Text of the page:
Sunday, October 2, 2011

Mobile Wireless Level

I love the challenge of climbing hills and the satisfaction of being successful.  I'm often curious about the grade of the hills I ride.  I really have no idea what grade they are or what grade I find challenging.  If I knew the grade of an unconquered hill is only 1% more than a hill I've already climbed, it might help me push harder.

So I want to measure the grade of the trails I ride.  I always record my rides with GPS and that records altitude.  Applications such as Google Earth can take that data and draw a path with elevation.  Google Earth will then calculate the grade of sections on trail.  That sounds good, but GPS data can be off by 2+ meters in the horizontal direction and about double that in the vertical.  On a mile long hill climb maybe the grade calculated from the start and end points would be close enough.   But the grade calculations for a short length of trail could be way off.  And I'm only concerned about short steep hill climbs.  I would think calculating based on the both the inaccurate horizontal and vertical GPS data would make the grade calculations extremely inaccurate.

So it occurred to me to go out to the trails and measure the hill grades by hand, writing the results down.  I could use a plumb and protractor, or a digital level.  But this is a bit too manual for me, and it would be tedious to get this data on a map.

What I need is to collect data while I ride, just like I do with GPS, only I want actual level information.
But since a unicycle's frame pivots on its wheel, it moves independently of the grade it's rolling on.  So I can't use my uni.  However, a bike frame stays in sync with the trail grade as it rolls, assuming the wheels don't leave the ground, there's no suspension, and no tire compression.
ZOMG!  Bikes have a purpose after all! ;-)

Months ago I attached a Wii Remote with a Nunchuk to my bike to use as a level.  Both of these devices have accelerometers in them and can be used to measure angles.  The wiimote's data can be read using Bluetooth, and as a software engineer it wasn't too difficult to write an application to log from it.  In testing, I found the nunchuk I had gave me data at twice the resolution of the wiimote, but still only gave readings at about 1.8 degree increments. On a side note, I also noticed another nunchuk I had was actually the same as the wiimote, at 3.6 degree increments.  Hmm.  Anyway, I rode around the neighborhood and recorded some data.  Unfortunately because the wiimote and nunchuk measure position using accelerometers, they're dual purpose, and their values bounce all over the place as they shake.  This is good information for the Wii, but not for my purposes. Even riding carefully gave me extremely shaking and therefore useless data.  The other annoyance with the wiimote is it implements the Bluetooth Human Interface Device (HID) profile.  I can interact with this using my laptop, but not with my Dell PDA.  So I'd have to carry a laptop with me in a backpack to log data.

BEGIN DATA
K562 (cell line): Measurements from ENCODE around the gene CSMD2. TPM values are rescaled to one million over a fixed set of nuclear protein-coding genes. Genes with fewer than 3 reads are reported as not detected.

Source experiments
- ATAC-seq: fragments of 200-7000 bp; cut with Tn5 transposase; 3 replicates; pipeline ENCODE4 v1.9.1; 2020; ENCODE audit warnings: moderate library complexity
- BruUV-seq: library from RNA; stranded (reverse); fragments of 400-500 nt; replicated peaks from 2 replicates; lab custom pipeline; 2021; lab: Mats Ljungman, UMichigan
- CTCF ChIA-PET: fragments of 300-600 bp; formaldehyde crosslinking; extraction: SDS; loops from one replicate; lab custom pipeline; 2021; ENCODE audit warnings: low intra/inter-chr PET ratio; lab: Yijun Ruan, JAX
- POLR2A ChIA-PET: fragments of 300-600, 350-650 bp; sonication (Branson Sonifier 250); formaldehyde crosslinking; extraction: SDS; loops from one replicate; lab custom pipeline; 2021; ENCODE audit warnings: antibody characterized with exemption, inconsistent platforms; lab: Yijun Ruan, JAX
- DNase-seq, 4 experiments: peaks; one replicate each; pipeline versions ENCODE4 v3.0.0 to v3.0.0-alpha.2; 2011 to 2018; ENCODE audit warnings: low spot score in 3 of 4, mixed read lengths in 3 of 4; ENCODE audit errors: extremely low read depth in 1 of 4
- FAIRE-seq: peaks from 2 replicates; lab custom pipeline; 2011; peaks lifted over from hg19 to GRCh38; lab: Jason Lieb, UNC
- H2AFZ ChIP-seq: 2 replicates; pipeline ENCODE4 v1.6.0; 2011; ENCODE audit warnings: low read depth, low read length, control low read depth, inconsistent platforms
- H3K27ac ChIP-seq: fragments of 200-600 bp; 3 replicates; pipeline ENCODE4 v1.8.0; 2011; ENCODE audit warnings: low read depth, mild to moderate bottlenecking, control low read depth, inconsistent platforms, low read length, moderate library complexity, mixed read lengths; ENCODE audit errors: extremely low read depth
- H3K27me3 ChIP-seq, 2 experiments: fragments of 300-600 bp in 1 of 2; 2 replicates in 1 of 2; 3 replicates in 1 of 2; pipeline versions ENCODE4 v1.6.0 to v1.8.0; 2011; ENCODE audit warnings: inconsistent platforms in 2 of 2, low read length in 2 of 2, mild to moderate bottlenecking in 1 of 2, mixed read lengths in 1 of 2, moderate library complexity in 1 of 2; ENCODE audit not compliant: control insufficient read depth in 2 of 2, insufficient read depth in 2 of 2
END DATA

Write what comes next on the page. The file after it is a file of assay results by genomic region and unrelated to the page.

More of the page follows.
What I really need is a digital wireless level that implements the Bluetooth Serial Port Profile (SPP).  After an extensive search I found a digital protractor with an accuracy of 0.01 degrees that had an RS-232 interface and mounting holes.  Brand new this thing costs almost $350.  But I was able to find it used on eBay, shipped for $73.  It's branded by many companies, but the model is always the Pro 3600.
With an RS-232 interface I could still make it wireless by buying or building a Bluetooth SPP adapter.  Then it would be simple to log data with my PDA.  I ended up building my own, by buying some parts and using some I already had.  I saved $30-40, but spent a lot of time.  But it's good to keep exercising my novice electrical engineering skills.

Using an baby seat rack I had never installed on my bike, I was able to mount the level and Bluetooth adapter.
So now I can log both GPS data from my Holux GPS receiver and trail grade data from my Bluetooth enabled Pro 3600 protractor to my Dell Axim PDA.  By the way, this PDA is one of the few models that can simultaneous have two Bluetooth connections open at once.  It's specifically why I bought this one off eBay almost two years ago.
Holux M-1000 GPS receiver
Dell Axim x51 PDA
With a single logging program running, I can log from both devices, associating the GPS with the trail grade data.

I still need to do some more testing with the Pro 3600 protractor.  Hopefully it will not be as jittery as the Wii components.  On the trails, I plan to walk with the bike.  I think I can keep a more consistent pace and avoid vibrations this way.

Once I collect trail data, my plan is to use the grade information to calculate and replace the GPS altitude positions.  This way I can still use Google Earth to render the trail for me, and I can view grade information there.  Here is an example of how Google Earth can show the trail grade:

Hopefully I'll be posting some results soon!

No comments:

Post a Comment